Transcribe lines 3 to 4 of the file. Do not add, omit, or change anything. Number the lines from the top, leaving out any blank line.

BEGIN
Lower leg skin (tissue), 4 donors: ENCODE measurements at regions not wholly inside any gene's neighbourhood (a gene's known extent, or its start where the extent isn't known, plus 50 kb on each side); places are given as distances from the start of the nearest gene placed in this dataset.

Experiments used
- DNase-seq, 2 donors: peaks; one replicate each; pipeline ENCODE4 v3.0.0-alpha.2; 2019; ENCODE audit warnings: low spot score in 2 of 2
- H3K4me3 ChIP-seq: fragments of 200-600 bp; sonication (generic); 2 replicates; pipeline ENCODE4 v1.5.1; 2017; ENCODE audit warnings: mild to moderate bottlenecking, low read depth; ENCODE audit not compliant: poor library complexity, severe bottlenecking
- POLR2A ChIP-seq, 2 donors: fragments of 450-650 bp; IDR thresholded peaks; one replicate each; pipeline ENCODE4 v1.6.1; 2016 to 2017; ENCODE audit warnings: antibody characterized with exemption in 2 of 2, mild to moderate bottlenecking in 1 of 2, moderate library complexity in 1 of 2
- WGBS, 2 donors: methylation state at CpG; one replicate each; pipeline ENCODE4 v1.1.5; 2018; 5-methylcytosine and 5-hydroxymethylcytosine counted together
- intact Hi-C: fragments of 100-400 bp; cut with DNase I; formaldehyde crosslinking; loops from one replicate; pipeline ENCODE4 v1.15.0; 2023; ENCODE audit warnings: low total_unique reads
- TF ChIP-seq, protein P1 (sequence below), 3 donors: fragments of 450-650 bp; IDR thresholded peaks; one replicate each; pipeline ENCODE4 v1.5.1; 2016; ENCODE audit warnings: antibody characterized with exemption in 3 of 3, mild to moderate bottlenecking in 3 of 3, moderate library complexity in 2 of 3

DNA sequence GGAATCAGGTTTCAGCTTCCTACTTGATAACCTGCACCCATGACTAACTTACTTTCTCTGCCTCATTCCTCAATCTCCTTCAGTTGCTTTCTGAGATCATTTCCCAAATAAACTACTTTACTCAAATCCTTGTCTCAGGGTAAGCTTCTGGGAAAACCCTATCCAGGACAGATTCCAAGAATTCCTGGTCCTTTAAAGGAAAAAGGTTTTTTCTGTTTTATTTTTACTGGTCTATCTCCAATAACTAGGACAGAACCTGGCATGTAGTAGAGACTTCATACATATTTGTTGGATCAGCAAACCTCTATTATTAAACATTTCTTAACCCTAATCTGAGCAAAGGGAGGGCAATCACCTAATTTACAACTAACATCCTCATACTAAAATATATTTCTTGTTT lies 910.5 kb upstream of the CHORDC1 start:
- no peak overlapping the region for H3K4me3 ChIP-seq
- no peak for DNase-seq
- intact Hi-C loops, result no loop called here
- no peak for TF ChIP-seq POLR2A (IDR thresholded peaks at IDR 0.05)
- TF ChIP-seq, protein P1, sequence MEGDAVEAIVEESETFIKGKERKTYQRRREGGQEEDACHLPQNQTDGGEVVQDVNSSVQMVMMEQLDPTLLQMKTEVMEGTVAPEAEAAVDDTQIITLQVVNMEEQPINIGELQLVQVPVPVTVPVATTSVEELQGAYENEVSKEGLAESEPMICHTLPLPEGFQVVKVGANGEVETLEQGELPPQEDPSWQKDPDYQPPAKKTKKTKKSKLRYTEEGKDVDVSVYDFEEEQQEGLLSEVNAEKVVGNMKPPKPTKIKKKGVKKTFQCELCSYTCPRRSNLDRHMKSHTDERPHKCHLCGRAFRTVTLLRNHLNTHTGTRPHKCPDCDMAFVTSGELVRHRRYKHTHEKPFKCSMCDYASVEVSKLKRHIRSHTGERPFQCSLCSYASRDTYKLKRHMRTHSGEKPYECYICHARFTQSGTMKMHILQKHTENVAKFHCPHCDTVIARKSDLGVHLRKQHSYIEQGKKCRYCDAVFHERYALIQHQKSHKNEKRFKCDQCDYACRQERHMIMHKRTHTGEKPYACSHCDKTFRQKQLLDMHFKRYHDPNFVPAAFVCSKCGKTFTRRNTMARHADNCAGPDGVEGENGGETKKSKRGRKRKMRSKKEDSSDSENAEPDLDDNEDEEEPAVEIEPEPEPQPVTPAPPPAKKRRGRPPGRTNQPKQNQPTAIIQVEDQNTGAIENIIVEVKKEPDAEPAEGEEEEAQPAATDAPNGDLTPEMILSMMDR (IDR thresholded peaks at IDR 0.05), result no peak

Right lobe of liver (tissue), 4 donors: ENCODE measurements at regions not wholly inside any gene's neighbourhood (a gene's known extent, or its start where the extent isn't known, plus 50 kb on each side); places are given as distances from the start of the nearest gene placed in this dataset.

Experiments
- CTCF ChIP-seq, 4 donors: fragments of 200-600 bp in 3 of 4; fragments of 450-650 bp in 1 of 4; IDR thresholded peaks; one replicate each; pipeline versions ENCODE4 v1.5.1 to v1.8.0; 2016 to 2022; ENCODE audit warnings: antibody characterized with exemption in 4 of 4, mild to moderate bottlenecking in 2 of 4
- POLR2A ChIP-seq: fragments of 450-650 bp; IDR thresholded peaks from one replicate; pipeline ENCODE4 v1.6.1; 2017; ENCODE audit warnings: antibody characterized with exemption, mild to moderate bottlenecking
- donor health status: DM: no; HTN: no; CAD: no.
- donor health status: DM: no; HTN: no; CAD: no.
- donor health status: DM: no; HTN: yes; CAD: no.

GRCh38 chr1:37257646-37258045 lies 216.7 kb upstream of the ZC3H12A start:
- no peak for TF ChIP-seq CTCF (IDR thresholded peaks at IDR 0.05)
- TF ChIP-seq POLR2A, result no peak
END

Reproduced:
- DNase-seq, 2 donors: peaks; one replicate each; pipeline ENCODE4 v3.0.0-alpha.2; 2019; ENCODE audit warnings: low spot score in 2 of 2
- H3K4me3 ChIP-seq: fragments of 200-600 bp; sonication (generic); 2 replicates; pipeline ENCODE4 v1.5.1; 2017; ENCODE audit warnings: mild to moderate bottlenecking, low read depth; ENCODE audit not compliant: poor library complexity, severe bottlenecking